The Chinese on their part pushed forth their claims on Indian territory in the Galwan Valley and what were seemingly harmless skirmishes worsened into confrontation between the armies of the two countries even as talks took place with dubious Chinese intentions to defuse the situation.
The altered Nepalese map does not mean any actual change of boundaries but it reflected the end of a special Indo-Nepal relationship that has had a few ups and downs but largely a smooth passage for decades. The seeds of discord have been sown in a relationship in which India was derisively referred to as a ‘big brother’ watching over them.
That the Narendra Modi government and the erstwhile Manmohan Singh government both played their role in the souring of the relationship is beyond question. But if one country has had the last laugh it is China which is grinning from ear to ear.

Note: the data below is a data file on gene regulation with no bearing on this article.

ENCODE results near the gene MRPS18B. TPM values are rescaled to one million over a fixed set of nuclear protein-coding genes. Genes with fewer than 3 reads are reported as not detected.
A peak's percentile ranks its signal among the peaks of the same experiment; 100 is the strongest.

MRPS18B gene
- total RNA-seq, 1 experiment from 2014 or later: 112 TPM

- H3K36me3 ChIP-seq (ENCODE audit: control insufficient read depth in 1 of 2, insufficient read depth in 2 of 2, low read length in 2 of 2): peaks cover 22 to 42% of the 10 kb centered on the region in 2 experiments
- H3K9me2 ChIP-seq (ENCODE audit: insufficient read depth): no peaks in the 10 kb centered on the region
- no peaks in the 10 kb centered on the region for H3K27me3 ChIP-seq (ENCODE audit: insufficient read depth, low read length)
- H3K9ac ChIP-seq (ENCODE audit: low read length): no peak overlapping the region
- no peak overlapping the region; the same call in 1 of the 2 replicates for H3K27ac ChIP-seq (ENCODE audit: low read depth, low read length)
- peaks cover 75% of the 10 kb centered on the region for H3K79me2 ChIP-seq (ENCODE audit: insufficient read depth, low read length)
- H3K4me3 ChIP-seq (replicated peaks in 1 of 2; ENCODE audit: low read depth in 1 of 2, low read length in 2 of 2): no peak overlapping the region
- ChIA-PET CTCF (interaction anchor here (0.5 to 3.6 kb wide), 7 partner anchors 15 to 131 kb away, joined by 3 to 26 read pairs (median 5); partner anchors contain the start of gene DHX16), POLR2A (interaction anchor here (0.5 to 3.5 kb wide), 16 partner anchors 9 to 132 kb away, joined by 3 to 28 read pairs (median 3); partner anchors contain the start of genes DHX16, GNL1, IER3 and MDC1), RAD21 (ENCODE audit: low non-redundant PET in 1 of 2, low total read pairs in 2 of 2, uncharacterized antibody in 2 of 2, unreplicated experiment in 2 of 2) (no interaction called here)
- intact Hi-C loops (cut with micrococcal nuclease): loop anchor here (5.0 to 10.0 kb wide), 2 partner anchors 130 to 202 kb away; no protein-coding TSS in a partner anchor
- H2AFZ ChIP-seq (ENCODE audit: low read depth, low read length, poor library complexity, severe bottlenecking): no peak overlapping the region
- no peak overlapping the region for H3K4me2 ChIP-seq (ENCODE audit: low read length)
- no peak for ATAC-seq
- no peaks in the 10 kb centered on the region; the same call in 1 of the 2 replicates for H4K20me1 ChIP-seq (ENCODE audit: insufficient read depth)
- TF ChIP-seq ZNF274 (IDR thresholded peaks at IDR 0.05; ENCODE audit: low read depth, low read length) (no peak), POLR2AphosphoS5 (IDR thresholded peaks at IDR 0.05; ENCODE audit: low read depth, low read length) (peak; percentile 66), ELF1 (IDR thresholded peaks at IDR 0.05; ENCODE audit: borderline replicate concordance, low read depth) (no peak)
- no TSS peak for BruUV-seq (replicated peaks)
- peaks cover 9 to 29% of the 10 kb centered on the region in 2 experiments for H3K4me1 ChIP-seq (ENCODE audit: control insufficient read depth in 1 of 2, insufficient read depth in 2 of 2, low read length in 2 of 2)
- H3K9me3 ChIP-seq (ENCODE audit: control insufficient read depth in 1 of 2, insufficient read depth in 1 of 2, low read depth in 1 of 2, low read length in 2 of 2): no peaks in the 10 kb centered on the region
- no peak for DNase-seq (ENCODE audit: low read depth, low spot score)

How long the Communist party would rule the roost in Nepal is anybody’s guess but that the Chinese would try everything possible to perpetuate the anti-India mood in the country is well on the cards because Beijing sees a strategic advantage in that. To add to the wind blowing China’s way is the leadership of Xi Jinping that brooks no opposition to his expansionist mindset.
There is of course a country (Maldives) where the Chinese influence held sway while the government there spurned India comprehensively but a complete turnaround took place as elections catapulted Maldives to a pro-India, anti-China stance. It is too early to predict that the Maldives pattern would be repeated in Nepal.